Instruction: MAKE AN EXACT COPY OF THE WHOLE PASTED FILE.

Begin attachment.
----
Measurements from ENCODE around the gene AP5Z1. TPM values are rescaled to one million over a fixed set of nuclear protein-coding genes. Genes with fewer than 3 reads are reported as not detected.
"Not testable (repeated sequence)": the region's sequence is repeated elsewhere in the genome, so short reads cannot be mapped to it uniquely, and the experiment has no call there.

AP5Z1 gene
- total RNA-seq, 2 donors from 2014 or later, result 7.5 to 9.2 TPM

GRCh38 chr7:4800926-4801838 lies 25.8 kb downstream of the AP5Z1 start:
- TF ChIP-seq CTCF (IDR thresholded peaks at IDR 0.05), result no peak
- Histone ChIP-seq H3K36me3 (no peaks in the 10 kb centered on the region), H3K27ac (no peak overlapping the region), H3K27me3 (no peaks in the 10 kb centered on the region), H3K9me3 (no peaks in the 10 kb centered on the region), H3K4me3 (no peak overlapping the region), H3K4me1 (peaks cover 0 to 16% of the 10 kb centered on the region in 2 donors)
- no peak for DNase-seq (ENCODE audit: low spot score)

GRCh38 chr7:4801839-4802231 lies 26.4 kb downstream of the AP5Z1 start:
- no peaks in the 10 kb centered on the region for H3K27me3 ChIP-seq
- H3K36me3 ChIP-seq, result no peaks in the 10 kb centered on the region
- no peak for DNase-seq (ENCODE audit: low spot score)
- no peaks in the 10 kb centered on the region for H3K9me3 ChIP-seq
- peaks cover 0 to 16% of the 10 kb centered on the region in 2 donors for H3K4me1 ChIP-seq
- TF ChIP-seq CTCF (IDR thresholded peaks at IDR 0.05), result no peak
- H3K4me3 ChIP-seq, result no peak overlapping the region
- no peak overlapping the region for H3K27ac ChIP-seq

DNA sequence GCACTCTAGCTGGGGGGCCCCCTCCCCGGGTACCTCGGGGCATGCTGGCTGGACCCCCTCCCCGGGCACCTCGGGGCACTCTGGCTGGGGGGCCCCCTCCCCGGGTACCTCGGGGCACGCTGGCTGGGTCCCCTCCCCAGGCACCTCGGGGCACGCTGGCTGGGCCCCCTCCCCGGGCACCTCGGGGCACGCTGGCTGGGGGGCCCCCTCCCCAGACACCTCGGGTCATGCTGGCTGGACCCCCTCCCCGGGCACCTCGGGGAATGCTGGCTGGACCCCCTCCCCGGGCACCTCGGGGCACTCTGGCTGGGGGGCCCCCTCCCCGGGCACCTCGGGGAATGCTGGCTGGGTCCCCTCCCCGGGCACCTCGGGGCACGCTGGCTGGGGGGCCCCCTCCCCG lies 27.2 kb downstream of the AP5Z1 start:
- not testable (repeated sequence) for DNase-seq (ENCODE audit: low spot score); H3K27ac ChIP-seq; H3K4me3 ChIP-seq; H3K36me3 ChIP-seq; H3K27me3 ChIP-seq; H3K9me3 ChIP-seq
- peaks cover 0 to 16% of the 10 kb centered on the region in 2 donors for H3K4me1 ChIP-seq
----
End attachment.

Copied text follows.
Measurements from ENCODE around the gene AP5Z1. TPM values are rescaled to one million over a fixed set of nuclear protein-coding genes. Genes with fewer than 3 reads are reported as not detected.
"Not testable (repeated sequence)": the region's sequence is repeated elsewhere in the genome, so short reads cannot be mapped to it uniquely, and the experiment has no call there.

AP5Z1 gene
- total RNA-seq, 2 donors from 2014 or later, result 7.5 to 9.2 TPM

GRCh38 chr7:4800926-4801838 lies 25.8 kb downstream of the AP5Z1 start:
- TF ChIP-seq CTCF (IDR thresholded peaks at IDR 0.05), result no peak
- Histone ChIP-seq H3K36me3 (no peaks in the 10 kb centered on the region), H3K27ac (no peak overlapping the region), H3K27me3 (no peaks in the 10 kb centered on the region), H3K9me3 (no peaks in the 10 kb centered on the region), H3K4me3 (no peak overlapping the region), H3K4me1 (peaks cover 0 to 16% of the 10 kb centered on the region in 2 donors)
- no peak for DNase-seq (ENCODE audit: low spot score)

GRCh38 chr7:4801839-4802231 lies 26.4 kb downstream of the AP5Z1 start:
- no peaks in the 10 kb centered on the region for H3K27me3 ChIP-seq
- H3K36me3 ChIP-seq, result no peaks in the 10 kb centered on the region
- no peak for DNase-seq (ENCODE audit: low spot score)
- no peaks in the 10 kb centered on the region for H3K9me3 ChIP-seq
- peaks cover 0 to 16% of the 10 kb centered on the region in 2 donors for H3K4me1 ChIP-seq
- TF ChIP-seq CTCF (IDR thresholded peaks at IDR 0.05), result no peak
- H3K4me3 ChIP-seq, result no peak overlapping the region
- no peak overlapping the region for H3K27ac ChIP-seq

DNA sequence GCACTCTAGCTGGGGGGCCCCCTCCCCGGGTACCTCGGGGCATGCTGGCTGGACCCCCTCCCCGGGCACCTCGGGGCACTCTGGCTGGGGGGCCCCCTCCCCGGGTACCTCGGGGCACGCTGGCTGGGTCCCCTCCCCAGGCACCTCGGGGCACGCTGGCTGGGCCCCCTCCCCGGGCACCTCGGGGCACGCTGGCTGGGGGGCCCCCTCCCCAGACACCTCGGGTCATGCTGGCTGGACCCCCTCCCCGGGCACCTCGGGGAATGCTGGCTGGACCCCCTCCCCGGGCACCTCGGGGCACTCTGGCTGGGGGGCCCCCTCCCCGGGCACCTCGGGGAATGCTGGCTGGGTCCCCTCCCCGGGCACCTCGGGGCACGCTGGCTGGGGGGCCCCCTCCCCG lies 27.2 kb downstream of the AP5Z1 start:
- not testable (repeated sequence) for DNase-seq (ENCODE audit: low spot score); H3K27ac ChIP-seq; H3K4me3 ChIP-seq; H3K36me3 ChIP-seq; H3K27me3 ChIP-seq; H3K9me3 ChIP-seq
- peaks cover 0 to 16% of the 10 kb centered on the region in 2 donors for H3K4me1 ChIP-seq